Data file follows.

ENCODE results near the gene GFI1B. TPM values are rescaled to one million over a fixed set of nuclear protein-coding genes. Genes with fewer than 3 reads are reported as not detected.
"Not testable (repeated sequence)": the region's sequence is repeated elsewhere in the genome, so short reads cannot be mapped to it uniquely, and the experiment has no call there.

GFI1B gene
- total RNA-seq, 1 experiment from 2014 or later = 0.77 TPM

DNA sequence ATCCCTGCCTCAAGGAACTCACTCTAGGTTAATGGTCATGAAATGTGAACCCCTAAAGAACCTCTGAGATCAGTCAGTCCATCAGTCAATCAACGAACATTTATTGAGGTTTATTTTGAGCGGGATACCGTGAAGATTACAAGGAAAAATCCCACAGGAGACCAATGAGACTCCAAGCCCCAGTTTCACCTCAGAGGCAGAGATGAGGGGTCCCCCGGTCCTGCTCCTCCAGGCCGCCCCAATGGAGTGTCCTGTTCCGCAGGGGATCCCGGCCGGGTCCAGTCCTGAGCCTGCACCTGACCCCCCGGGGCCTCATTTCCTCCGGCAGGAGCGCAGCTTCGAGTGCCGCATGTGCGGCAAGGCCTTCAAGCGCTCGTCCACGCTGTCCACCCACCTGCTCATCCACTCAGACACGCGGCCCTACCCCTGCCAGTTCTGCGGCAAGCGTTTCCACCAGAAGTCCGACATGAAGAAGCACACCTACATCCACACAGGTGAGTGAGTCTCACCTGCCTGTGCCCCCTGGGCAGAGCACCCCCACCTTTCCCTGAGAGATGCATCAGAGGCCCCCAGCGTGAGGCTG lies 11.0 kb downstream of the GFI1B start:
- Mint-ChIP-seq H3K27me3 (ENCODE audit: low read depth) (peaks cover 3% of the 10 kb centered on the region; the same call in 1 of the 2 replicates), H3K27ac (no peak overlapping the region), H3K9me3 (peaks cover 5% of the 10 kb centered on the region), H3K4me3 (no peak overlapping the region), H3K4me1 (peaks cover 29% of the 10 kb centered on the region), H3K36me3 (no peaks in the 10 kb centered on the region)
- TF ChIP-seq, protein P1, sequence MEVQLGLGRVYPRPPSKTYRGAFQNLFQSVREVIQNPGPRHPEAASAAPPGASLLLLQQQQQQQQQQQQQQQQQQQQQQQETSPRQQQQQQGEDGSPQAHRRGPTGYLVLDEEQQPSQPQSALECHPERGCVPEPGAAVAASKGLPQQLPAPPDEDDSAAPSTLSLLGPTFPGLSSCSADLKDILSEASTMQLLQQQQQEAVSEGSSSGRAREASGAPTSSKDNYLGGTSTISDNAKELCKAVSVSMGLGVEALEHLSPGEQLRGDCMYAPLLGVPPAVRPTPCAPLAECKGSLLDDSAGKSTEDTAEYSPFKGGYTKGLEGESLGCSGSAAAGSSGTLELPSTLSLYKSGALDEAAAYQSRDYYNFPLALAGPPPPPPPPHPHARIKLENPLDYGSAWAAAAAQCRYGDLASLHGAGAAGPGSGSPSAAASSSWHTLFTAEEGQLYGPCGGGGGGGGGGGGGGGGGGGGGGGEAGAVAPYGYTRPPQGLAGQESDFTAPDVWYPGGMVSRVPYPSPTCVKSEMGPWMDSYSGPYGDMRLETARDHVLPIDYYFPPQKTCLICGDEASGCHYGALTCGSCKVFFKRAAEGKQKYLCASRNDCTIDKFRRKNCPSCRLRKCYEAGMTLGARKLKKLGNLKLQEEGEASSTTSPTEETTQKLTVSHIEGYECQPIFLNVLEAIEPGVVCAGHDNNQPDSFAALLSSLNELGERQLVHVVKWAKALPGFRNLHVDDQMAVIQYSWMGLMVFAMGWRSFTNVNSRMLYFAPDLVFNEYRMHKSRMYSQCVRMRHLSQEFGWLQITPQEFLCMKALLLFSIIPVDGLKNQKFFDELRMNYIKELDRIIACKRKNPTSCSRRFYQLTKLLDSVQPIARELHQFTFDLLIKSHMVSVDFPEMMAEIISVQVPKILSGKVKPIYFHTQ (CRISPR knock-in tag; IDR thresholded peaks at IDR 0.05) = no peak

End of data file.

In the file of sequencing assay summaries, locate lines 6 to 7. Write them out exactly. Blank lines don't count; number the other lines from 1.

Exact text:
- Mint-ChIP-seq H3K27me3 (ENCODE audit: low read depth) (peaks cover 3% of the 10 kb centered on the region; the same call in 1 of the 2 replicates), H3K27ac (no peak overlapping the region), H3K9me3 (peaks cover 5% of the 10 kb centered on the region), H3K4me3 (no peak overlapping the region), H3K4me1 (peaks cover 29% of the 10 kb centered on the region), H3K36me3 (no peaks in the 10 kb centered on the region)
- TF ChIP-seq, protein P1, sequence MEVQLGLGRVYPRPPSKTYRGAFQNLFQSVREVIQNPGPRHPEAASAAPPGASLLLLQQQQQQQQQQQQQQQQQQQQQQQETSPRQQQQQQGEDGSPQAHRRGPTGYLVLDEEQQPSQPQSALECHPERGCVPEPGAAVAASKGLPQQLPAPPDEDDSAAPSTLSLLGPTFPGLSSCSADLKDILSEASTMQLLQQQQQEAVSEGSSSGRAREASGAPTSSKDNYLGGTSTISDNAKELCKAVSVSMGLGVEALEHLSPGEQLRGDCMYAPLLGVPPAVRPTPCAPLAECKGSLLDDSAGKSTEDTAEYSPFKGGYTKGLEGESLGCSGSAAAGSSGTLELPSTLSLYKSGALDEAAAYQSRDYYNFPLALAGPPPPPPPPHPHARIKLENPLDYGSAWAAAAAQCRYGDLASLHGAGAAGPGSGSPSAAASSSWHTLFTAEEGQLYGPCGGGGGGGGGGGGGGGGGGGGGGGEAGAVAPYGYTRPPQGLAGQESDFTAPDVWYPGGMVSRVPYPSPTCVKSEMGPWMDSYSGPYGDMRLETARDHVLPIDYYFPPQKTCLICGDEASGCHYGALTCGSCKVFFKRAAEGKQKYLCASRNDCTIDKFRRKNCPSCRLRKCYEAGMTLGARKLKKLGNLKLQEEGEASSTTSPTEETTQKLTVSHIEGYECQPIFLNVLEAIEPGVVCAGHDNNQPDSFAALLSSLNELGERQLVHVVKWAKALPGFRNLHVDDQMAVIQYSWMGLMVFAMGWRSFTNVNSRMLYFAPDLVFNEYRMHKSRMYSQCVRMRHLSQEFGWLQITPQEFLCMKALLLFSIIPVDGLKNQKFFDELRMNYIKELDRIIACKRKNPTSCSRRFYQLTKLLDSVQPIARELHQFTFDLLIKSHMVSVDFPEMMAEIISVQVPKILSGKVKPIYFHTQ (CRISPR knock-in tag; IDR thresholded peaks at IDR 0.05) = no peak